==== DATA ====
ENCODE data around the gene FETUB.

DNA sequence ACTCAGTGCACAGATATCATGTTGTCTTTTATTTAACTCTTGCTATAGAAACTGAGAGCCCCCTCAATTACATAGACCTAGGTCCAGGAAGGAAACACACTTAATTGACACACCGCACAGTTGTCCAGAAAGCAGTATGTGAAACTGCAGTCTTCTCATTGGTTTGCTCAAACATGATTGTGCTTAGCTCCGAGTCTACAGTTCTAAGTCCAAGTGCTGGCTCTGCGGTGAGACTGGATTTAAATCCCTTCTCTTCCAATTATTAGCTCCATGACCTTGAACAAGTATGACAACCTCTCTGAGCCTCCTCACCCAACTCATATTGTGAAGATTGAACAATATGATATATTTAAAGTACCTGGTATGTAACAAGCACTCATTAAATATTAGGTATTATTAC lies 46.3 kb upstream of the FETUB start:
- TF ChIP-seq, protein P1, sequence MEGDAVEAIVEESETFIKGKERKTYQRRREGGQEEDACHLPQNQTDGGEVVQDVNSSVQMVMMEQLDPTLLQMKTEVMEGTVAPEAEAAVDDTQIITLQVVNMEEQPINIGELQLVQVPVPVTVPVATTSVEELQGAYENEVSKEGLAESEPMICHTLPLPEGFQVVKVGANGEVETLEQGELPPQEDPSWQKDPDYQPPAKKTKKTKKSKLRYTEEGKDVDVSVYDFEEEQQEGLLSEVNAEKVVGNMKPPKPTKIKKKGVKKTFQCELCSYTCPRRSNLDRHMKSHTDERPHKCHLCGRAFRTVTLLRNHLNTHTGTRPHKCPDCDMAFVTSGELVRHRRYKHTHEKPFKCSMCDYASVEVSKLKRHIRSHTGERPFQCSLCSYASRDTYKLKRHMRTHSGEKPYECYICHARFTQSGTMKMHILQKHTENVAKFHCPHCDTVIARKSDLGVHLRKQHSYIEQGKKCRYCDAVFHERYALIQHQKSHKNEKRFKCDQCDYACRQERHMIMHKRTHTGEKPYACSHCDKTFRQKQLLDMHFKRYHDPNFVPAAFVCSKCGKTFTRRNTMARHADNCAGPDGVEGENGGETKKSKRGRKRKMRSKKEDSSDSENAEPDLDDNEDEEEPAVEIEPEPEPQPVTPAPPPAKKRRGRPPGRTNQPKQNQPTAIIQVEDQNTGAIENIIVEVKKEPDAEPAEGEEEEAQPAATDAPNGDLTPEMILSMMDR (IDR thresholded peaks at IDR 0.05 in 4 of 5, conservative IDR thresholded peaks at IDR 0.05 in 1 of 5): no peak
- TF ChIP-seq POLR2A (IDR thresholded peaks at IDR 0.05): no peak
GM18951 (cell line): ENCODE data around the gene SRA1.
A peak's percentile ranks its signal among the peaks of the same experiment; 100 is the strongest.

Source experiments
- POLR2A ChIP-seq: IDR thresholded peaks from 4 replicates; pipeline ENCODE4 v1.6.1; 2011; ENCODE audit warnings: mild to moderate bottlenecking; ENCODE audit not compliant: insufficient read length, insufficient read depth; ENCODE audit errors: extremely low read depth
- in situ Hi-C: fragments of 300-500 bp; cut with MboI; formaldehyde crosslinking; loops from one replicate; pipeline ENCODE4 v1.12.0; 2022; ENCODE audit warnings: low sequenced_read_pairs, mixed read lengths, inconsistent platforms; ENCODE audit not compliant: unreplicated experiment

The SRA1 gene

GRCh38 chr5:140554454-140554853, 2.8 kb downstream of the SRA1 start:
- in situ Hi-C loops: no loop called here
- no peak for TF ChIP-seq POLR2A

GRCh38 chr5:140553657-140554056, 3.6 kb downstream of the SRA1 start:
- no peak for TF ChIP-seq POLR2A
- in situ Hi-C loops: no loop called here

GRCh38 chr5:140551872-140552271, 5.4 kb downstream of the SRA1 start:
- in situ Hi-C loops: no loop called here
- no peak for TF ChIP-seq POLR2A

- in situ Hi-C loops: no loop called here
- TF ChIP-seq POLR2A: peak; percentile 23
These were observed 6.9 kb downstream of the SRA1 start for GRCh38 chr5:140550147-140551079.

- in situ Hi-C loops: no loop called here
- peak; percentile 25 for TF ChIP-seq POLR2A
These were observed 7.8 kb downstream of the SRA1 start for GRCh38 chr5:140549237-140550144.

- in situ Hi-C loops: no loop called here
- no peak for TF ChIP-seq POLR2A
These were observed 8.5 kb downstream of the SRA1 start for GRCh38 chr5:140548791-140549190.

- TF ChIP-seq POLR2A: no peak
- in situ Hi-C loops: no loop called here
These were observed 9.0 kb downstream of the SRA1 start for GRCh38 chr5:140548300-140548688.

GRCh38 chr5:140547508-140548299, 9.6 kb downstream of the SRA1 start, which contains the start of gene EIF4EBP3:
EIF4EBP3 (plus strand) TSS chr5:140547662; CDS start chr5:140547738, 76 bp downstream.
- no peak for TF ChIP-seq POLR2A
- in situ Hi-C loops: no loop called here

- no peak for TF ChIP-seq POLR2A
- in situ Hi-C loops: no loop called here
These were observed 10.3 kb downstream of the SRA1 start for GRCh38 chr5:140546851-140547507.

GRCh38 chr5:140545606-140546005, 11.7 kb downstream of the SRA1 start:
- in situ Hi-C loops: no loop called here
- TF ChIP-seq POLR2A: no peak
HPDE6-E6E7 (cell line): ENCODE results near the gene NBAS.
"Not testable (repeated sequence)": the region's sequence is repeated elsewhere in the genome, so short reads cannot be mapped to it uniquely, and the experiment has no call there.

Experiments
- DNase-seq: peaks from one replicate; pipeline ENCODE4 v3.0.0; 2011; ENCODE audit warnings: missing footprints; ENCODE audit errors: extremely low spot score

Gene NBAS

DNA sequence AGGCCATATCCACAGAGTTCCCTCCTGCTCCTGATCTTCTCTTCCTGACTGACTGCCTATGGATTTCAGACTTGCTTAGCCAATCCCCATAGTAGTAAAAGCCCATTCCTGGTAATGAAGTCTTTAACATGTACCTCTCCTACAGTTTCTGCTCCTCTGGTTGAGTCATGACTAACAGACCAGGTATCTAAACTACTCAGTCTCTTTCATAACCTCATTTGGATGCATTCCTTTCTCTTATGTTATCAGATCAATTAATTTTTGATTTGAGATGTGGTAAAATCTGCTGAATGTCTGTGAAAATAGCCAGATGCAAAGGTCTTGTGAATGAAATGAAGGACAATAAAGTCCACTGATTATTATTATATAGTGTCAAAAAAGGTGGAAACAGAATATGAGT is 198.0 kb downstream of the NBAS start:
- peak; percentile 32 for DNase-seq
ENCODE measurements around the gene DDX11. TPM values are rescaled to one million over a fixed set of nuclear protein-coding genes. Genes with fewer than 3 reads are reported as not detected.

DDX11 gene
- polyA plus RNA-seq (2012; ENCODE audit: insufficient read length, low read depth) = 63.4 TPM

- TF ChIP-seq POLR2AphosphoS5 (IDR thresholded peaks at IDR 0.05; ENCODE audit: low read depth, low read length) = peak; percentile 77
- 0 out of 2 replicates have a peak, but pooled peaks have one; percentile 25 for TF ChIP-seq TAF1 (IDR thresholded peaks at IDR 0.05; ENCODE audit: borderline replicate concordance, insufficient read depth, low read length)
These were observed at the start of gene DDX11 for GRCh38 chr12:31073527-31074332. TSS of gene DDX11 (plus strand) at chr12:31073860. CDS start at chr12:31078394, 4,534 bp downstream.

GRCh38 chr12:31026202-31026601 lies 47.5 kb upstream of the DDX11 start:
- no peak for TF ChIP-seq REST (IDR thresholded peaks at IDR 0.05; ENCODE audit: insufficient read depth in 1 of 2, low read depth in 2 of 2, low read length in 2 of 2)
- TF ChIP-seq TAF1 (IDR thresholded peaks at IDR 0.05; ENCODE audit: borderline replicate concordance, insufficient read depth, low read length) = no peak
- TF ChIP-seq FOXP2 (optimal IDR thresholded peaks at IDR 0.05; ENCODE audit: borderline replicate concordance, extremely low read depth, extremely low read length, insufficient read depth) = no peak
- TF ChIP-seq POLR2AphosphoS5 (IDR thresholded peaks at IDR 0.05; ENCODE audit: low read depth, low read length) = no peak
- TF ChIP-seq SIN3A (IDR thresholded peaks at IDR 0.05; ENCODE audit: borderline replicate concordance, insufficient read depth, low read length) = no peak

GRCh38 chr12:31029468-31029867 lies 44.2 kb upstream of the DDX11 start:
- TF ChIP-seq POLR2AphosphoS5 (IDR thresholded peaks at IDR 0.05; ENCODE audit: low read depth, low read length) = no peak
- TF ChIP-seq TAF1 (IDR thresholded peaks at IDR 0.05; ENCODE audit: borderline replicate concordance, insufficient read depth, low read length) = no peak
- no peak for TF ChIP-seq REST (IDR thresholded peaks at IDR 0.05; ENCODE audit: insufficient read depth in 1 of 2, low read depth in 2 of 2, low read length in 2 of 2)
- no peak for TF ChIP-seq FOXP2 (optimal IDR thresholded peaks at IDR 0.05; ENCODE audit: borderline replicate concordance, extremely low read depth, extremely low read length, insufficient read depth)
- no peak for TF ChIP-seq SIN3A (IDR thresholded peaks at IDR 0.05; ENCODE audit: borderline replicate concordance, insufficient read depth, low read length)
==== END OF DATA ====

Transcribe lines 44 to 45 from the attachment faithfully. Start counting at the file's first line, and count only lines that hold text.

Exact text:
Experiments
- DNase-seq: peaks from one replicate; pipeline ENCODE4 v3.0.0; 2011; ENCODE audit warnings: missing footprints; ENCODE audit errors: extremely low spot score